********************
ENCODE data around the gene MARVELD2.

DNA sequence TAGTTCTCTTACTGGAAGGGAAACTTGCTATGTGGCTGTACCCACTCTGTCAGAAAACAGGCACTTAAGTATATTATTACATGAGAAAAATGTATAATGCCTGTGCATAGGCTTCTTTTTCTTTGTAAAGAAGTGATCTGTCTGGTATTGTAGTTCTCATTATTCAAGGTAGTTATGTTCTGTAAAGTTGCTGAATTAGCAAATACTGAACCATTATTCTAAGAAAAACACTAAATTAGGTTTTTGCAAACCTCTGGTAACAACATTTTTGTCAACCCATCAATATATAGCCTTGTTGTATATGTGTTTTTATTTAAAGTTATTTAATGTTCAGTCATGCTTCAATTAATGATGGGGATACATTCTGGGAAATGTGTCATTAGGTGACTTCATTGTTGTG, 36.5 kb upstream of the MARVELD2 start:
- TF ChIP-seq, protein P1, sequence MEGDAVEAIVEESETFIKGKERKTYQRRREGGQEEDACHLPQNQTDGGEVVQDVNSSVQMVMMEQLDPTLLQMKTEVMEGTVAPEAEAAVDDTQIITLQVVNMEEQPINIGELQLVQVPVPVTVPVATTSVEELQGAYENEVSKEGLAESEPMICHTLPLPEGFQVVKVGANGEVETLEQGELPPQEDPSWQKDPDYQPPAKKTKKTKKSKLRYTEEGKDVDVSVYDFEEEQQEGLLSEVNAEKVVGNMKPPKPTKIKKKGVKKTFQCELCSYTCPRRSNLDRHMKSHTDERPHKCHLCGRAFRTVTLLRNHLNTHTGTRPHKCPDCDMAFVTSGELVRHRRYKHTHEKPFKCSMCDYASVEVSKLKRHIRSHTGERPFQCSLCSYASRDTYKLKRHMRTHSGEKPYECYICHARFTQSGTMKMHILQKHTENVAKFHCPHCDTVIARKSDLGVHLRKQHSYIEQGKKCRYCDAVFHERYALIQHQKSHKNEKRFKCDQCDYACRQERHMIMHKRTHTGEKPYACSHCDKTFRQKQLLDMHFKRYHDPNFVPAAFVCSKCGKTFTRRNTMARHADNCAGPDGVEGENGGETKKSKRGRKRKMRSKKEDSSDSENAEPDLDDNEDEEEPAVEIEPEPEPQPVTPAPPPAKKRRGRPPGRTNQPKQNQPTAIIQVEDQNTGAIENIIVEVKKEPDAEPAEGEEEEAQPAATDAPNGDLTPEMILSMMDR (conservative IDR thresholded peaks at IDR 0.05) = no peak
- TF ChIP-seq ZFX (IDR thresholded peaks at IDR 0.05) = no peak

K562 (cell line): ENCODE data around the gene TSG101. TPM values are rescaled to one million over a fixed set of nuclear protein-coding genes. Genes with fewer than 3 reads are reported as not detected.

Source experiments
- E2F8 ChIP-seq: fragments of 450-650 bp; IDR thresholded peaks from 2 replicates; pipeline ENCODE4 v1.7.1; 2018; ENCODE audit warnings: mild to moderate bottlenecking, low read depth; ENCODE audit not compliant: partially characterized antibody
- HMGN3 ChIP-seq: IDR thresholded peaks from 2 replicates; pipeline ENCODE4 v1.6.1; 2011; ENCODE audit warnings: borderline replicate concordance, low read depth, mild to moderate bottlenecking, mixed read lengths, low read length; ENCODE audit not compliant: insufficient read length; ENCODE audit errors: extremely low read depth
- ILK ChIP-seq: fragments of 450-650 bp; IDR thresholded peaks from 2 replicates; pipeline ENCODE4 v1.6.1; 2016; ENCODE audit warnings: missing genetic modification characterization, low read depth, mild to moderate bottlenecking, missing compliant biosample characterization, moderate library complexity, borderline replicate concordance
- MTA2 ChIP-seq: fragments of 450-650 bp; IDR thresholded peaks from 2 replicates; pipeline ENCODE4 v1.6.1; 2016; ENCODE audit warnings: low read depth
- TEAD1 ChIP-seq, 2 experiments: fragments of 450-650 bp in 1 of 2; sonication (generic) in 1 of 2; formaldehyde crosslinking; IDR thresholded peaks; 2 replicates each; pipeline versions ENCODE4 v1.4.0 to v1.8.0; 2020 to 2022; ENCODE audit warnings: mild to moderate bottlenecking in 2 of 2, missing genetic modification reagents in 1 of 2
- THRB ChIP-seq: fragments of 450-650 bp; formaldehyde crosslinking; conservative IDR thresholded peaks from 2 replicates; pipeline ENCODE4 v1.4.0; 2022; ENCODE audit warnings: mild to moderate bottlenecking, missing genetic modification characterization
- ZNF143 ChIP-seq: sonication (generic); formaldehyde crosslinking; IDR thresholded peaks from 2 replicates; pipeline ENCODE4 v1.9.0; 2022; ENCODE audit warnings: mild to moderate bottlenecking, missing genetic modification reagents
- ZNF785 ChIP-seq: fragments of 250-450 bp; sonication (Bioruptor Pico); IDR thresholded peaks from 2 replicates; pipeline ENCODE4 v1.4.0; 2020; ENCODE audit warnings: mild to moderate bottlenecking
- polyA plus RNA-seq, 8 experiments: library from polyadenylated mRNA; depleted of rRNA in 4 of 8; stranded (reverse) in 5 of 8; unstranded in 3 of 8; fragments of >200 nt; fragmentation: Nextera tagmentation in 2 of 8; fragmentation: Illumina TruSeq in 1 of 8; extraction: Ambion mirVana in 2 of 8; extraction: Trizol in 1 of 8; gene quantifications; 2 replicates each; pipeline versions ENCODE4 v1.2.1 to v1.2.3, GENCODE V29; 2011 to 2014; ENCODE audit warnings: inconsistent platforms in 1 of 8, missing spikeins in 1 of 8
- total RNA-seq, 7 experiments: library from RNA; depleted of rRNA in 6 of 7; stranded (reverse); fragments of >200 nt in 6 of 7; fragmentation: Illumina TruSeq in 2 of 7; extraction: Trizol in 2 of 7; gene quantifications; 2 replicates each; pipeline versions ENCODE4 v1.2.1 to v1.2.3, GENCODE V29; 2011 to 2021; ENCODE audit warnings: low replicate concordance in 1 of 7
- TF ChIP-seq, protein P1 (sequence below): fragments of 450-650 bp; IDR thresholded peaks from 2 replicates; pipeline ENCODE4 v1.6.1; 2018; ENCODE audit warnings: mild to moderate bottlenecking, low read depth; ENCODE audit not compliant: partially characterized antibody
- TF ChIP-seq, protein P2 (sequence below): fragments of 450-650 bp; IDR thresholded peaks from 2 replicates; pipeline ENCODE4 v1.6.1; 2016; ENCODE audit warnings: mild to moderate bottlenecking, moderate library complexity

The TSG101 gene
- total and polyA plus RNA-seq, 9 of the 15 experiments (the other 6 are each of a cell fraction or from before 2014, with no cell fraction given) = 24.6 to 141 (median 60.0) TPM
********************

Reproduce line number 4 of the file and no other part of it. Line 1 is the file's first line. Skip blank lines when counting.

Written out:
- TF ChIP-seq ZFX (IDR thresholded peaks at IDR 0.05) = no peak